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Ballast Too Dark?

5396 Views 14 Replies 11 Participants Last post by  dwb
Anyone else have this problem?

I use the tried and tested method of laying ballast - lay dry, brush into place, water and drop of washing up liquid followed by PVA/water mix dripped on BUT ...

the ballast ALWAYS ends up going a dark shade and sometimes from grey to green.

I use fine and/or medium grey ballast (Jarvis and Woodland Scenics).

How do all the layouts in magazines and at exhibitions prevent ballast from looking dark grey/green? What, if anything, am I doing wrong?

Is there any way I can avoid this or will I either have to paint the ballast or use Woodlands Scenics light grey only?
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QUOTE (neil_s_wood @ 23 May 2008, 06:27) <{POST_SNAPBACK}>Hi Diesal, do you have any pictures to show us what it looks like? You can always add weathering to replicate oil leaks on top and rust near the tracks.

It seems strange that it's going green; is it near some flock or paint which would add pigment to the PVA water mix?

PVA usually sets clear so it shouldn't colour.

It's best to have a photo of what you're trying to replicate handy so that you can refer to it. While your ballast may not look like the layouts in the magazines you may be surprised that it looks more like real life ballast.

***PVA glues are mildly acidic so will certainly tint some ballasts. Strange reactions can happen especially on ballasts as they are made from strange stuff - some are various minerals but woodland scenics is actually crushed nut shells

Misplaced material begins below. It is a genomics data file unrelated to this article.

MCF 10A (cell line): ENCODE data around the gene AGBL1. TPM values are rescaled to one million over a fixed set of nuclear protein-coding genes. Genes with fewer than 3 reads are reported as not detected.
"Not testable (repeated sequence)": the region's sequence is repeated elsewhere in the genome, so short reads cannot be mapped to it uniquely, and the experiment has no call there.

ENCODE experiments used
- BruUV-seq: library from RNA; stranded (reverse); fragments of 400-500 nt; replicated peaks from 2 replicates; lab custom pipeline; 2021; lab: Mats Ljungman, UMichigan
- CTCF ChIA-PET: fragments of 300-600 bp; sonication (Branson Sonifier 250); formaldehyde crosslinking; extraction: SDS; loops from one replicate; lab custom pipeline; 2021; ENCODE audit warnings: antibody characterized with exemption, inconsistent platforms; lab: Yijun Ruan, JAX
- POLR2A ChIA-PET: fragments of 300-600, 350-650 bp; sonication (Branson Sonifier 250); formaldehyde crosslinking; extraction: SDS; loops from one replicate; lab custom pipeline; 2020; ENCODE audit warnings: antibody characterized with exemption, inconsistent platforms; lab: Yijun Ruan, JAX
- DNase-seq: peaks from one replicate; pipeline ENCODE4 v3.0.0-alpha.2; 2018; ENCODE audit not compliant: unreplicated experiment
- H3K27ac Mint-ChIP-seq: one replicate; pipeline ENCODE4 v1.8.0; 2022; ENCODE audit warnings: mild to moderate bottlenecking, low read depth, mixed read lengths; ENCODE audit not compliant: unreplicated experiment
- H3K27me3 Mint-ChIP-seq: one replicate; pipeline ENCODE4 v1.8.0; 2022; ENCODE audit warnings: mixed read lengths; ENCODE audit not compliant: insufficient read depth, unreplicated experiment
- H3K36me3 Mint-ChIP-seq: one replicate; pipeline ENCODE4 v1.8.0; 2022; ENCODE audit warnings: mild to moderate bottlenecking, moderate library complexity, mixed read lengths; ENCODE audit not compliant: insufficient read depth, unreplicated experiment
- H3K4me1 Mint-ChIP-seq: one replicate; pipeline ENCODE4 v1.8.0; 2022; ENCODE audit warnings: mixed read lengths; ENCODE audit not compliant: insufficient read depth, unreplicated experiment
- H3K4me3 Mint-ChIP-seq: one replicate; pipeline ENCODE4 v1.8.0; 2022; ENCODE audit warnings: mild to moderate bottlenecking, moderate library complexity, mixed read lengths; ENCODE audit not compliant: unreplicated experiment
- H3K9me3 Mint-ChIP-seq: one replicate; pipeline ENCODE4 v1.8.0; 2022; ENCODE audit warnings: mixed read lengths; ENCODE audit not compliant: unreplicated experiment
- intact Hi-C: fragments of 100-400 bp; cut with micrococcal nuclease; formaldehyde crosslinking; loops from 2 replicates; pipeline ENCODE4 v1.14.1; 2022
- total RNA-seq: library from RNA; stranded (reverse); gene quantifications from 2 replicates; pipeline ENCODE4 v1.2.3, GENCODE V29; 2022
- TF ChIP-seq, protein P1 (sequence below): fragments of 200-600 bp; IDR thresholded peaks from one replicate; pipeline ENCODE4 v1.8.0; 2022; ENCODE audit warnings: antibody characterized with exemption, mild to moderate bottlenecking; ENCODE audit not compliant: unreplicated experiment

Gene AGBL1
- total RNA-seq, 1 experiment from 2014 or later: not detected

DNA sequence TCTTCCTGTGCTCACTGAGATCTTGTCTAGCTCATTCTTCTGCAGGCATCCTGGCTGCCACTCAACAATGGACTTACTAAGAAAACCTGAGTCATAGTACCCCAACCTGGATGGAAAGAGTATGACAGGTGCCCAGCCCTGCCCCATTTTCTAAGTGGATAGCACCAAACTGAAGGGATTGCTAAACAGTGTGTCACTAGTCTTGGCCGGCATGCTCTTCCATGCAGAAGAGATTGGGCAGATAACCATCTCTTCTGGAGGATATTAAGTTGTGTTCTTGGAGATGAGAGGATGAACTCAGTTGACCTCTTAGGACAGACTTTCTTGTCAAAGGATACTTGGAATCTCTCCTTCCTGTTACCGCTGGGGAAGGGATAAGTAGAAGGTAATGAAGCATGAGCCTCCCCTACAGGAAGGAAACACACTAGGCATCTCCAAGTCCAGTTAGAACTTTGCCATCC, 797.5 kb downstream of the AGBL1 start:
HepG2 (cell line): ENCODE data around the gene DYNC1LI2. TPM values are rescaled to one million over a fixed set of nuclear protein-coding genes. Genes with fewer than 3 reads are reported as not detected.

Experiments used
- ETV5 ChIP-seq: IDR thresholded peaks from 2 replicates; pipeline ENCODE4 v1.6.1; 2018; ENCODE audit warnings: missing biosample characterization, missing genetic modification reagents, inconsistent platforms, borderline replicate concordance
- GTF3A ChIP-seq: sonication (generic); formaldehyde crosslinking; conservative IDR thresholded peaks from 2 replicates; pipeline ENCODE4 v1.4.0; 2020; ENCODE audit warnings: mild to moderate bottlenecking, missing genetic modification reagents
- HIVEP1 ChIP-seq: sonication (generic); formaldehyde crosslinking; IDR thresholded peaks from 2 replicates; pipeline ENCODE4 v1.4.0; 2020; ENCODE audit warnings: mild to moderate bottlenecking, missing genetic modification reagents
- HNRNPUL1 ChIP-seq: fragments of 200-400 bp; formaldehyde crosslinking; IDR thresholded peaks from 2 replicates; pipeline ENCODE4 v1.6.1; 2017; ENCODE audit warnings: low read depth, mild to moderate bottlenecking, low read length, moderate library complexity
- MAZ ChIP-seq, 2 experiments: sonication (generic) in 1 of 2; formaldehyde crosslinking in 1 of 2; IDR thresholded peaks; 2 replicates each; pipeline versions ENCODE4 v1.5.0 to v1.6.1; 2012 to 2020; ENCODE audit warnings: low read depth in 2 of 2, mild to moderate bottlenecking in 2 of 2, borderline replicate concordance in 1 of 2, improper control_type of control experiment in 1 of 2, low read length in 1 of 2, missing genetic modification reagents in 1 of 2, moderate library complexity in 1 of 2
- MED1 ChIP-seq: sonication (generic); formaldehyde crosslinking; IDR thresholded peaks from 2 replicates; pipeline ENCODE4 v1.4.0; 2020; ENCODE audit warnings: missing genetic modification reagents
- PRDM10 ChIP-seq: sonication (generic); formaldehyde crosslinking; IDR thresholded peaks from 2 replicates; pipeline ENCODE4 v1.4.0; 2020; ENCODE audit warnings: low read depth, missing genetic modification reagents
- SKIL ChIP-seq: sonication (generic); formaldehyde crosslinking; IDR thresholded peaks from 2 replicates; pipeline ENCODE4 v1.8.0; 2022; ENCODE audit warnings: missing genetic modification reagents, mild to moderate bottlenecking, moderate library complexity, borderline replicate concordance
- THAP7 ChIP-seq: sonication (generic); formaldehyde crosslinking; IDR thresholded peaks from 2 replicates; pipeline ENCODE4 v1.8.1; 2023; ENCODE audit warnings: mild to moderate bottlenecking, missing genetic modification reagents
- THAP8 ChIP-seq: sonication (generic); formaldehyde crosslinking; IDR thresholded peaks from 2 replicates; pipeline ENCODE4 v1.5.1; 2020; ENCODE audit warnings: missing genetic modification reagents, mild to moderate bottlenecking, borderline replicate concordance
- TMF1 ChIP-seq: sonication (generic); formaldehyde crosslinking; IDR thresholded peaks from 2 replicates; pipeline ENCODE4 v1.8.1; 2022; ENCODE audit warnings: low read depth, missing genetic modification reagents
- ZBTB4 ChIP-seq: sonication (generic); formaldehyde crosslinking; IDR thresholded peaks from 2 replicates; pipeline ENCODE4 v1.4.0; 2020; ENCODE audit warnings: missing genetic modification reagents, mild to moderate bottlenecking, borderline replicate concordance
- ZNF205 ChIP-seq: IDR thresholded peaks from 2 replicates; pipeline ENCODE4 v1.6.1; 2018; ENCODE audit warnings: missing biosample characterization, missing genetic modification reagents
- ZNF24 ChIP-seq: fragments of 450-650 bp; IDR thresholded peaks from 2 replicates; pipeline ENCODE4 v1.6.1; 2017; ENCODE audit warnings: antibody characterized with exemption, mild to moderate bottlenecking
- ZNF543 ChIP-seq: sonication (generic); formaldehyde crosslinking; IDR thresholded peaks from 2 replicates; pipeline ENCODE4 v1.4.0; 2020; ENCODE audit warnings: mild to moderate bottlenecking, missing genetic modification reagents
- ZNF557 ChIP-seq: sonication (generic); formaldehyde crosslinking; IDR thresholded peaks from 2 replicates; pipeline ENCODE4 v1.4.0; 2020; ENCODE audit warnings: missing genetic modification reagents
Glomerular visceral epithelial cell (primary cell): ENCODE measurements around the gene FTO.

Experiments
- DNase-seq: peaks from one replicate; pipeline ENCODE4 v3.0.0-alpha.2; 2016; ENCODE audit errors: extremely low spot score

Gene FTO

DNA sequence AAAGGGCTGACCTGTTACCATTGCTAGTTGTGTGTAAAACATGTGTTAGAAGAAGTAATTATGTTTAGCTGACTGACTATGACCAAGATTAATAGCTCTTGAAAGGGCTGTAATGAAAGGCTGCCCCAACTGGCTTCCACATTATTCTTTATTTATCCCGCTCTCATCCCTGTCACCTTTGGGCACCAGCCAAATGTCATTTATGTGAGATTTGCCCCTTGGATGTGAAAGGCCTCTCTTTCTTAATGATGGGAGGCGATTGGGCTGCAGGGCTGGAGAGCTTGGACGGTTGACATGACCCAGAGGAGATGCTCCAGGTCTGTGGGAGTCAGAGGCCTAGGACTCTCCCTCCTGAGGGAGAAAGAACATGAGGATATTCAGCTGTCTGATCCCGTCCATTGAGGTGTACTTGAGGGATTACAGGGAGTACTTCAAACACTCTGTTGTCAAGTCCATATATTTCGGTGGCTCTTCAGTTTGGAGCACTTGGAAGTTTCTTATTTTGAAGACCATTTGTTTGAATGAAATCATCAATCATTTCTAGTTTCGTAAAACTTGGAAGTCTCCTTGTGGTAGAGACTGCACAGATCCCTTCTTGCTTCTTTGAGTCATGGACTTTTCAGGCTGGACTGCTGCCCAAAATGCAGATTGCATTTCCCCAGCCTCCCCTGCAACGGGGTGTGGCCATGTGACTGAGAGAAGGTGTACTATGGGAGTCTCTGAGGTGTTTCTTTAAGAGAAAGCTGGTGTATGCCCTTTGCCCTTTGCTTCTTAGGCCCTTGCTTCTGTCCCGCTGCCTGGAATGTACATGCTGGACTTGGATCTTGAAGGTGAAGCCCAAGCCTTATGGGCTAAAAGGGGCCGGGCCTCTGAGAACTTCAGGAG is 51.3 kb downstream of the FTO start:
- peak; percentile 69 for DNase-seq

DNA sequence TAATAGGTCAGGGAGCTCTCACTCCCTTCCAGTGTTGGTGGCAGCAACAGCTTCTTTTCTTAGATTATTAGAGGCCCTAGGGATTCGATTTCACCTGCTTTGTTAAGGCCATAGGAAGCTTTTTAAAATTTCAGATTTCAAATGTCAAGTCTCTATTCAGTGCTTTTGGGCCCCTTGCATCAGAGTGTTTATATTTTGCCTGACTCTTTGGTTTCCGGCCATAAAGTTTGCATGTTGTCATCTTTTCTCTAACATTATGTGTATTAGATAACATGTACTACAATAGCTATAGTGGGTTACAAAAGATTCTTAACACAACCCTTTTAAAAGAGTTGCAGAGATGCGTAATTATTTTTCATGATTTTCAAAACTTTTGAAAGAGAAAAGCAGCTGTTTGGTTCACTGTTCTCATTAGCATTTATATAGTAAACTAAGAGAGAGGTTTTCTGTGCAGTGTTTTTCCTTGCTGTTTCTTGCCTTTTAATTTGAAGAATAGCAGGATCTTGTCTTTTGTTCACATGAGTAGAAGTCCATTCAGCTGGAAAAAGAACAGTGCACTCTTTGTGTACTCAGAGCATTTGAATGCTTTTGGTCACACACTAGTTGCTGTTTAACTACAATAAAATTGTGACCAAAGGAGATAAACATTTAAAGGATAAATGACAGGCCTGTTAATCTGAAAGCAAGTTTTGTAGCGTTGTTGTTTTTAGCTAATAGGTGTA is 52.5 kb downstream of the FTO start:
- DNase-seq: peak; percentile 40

An example - I used a cheap craft glue to fix real coal in a loco once, and the glue turned a bright almost flourescent green in places. The reaction died away as the glue dried but it was a stressful thing on a finished kitbuilt loco!

Actually I lay track on trackbed painted with neat undilued PVA and immediately add ballast OR if ballasting after laying I paint neat glue around the sleepers carefully and then add ballast onto it so I get no glue on the ballast at all but that method isn't for anyone impatient... (+ I use C&L track which has thin sleepers... if you are using the over-thick peco code 100 etc the ballast layer may be too thin for you)

back to conventional ballasting methods....

ballast will always be slightly changed if you drip glue on it - it will always darken for example, and in reality it will be less matt too which I think is not a good thing.

Try an experiment as follows: (don't try to do too much at once - a meter or so at a time - or in the case of this test, a length of track on any old board will do)

Don't use cheap glue. A branded PCA with a good "solids" content will be best when using the meths mix.

have good airflow as meths - alcohol and will smell a wee bit for an hour or so. ( at least its a clean smell though - your train room will smell likethe dentists :) )

Mix the glue 1 part glue to 2 parts water to 2 or 3 parts methylated spirits.
lay and tidy the ballast ready
use a fine squirt bottle and spray the ballast with methylated sprits + water in a 50 / 50 mix
shake the ballast glue mix then
drip on the ballast glue mix with a syringe (the kind used for filling printer cartridges - it doesn't need the needle really, but the 1mm needle they usually supply is big enough and gives better metering anyway)

You don't need to over soak it with glue - just give a good overall covering - with the meths in the mix it'll flow around the ballst much better than adding detergent and really soak in fast

after you have finished give it another light misting with the meths in the spray bottle, especially where its not totally flowed in.